Originally planned for operation next year, Iraq now plans to complete the construction of its long-delayed Karbala refinery by 2021, a senior Oil Ministry official was reported saying on 21 November.
Operations at the 140,000 barrels-a-day (b/d) refinery will ease Baghdad’s reliance on refined product imports, deputy oil minister Fayadh Nema told reporters on 21 November.
Nema said Iraq has a capacity of 800,000 b/d, and the country was refining roughly 700,000 b/d.
Work on the $7.3bn Karbala refinery project came to a standstill in early 2017 as its consortium of contractors waited for payments. Only sporadic payments in the form of crude oil, rather than cash, have been made to the contractors, market sources have previously said.
The consortium, led by South Korea’s Hyundai Engineering & Construction, stopped work on the project in early 2017 due to Iraq’s State Company for Oil Projects (Scop) failing to make payments, due to budget constraints from Baghdad.
Hyundai E&C won the contract as part of a consortium in January 2014. The other companies in the consortium are GS E&C, SK E&C and Hyundai Engineering, all of South Korea.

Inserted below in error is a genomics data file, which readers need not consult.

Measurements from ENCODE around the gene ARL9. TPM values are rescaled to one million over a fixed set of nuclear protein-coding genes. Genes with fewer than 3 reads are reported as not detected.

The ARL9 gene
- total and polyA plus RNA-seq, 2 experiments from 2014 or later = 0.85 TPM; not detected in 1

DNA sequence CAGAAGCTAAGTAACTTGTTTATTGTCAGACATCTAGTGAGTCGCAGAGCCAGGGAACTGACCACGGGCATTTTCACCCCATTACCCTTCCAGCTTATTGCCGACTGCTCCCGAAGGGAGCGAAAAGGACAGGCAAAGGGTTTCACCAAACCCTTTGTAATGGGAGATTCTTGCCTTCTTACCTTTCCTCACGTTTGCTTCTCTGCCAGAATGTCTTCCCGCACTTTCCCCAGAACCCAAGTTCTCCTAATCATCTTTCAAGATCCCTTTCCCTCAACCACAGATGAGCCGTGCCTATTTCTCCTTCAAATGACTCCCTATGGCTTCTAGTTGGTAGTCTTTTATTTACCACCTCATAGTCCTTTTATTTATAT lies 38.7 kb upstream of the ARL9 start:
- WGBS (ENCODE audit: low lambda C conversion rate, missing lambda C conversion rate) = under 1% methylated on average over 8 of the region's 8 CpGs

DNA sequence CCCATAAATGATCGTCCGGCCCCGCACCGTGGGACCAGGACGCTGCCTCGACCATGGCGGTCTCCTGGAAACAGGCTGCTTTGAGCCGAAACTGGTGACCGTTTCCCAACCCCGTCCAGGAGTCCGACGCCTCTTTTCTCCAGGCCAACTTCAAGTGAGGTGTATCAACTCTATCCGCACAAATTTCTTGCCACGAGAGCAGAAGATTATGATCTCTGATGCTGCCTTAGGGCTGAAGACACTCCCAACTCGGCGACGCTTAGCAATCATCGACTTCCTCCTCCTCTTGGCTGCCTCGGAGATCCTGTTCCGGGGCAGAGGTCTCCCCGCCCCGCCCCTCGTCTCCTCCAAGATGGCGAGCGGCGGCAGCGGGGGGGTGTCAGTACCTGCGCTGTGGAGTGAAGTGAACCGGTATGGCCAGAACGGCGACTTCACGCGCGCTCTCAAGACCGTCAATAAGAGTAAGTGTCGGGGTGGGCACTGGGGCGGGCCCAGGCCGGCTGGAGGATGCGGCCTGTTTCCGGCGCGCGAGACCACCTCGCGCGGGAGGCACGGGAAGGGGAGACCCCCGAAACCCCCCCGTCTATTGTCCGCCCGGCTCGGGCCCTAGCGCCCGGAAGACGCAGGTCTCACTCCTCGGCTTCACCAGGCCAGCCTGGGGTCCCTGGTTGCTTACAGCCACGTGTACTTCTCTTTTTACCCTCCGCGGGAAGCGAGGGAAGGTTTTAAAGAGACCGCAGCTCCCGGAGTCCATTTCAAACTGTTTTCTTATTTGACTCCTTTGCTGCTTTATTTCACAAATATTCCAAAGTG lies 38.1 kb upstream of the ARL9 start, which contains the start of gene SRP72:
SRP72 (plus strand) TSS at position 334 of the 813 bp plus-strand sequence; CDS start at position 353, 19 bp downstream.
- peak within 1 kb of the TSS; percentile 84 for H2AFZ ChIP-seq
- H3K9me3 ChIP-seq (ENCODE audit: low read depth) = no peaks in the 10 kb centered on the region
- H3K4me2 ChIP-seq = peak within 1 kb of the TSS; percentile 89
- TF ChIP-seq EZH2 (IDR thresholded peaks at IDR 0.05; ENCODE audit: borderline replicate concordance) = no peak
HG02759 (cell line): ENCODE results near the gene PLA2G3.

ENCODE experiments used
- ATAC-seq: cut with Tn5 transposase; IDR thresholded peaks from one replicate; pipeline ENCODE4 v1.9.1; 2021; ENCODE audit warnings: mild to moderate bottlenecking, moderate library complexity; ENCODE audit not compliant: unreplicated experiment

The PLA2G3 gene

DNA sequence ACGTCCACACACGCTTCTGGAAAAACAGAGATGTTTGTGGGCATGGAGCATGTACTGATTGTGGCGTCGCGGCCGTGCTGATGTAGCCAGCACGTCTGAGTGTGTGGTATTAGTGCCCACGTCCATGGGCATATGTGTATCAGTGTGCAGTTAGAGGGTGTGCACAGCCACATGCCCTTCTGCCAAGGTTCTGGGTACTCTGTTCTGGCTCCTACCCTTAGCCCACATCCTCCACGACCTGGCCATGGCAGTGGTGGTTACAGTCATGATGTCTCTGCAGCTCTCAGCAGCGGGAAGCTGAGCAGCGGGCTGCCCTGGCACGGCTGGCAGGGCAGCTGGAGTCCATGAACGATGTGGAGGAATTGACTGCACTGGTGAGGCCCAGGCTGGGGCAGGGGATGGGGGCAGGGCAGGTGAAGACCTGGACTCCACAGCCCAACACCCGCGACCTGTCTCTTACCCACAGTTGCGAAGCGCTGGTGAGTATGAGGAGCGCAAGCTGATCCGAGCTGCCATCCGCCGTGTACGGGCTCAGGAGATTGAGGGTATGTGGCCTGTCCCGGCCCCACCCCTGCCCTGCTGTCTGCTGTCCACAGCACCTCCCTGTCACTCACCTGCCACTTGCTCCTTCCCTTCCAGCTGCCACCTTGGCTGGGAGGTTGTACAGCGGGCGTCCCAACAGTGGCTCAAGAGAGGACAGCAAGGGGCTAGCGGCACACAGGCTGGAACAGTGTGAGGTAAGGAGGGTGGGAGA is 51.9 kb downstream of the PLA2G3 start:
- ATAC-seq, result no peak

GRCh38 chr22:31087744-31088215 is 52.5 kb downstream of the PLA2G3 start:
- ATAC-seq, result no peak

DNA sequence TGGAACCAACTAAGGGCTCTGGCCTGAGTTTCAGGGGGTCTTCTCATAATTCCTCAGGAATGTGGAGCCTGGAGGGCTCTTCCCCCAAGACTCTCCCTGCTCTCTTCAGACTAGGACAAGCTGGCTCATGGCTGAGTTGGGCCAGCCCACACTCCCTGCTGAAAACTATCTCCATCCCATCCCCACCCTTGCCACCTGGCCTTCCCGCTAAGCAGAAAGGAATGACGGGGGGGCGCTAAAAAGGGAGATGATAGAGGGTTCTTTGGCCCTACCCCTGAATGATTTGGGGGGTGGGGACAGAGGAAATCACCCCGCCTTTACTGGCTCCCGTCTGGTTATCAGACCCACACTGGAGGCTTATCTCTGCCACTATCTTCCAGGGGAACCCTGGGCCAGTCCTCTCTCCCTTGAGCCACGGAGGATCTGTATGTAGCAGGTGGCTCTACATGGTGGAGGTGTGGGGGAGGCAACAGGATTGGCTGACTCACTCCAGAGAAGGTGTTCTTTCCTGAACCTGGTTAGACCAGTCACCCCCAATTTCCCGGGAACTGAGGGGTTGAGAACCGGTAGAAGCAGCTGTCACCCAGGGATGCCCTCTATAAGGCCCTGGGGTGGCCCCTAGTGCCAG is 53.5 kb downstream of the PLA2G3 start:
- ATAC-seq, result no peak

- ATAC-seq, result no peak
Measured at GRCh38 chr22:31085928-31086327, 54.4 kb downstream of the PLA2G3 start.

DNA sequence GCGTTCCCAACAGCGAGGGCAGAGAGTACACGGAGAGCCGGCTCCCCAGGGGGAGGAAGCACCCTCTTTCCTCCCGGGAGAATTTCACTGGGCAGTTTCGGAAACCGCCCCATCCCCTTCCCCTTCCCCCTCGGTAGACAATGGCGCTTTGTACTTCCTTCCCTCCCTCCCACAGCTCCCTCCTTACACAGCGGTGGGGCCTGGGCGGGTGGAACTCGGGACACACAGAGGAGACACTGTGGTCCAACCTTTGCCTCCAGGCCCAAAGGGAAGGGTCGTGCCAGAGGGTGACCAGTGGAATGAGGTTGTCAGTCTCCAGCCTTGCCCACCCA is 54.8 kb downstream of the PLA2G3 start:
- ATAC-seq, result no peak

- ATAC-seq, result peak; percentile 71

None could be reached for a comment on the status of the project.
France’s Technip carried out the front-end engineering and design (feed) for the project and is now project management consultant (PMC).
The Karbala refinery, 100km south of Baghdad, will be Iraq’s first new downstream facility in decades, and as its most technically advanced refinery forms a key part of the country’s downstream strategy.
The Oil Ministry has proposed a number of new refinery projects, but so far only Karbala refinery has moved forward. The government decided to finance the Karbala refinery project itself out of frustration with its inability to attract private investment into the sector, and growing fuel demand.
Despite its huge oil wealth, Iraq still has to import more than 700,000 b/d of oil products, according to the latest figures from the Joint Organisations Data Initiative.
Earlier this year, Iraq signed a number of initial agreements with two Chinese oil companies to build a new 300,000 b/d refinery and petrochemicals complex at Al-Fao in southern Iraq. It has also mooted plans for investment in new refineries to be built in the western Anbar and eastern Dhi-Qar provinces.
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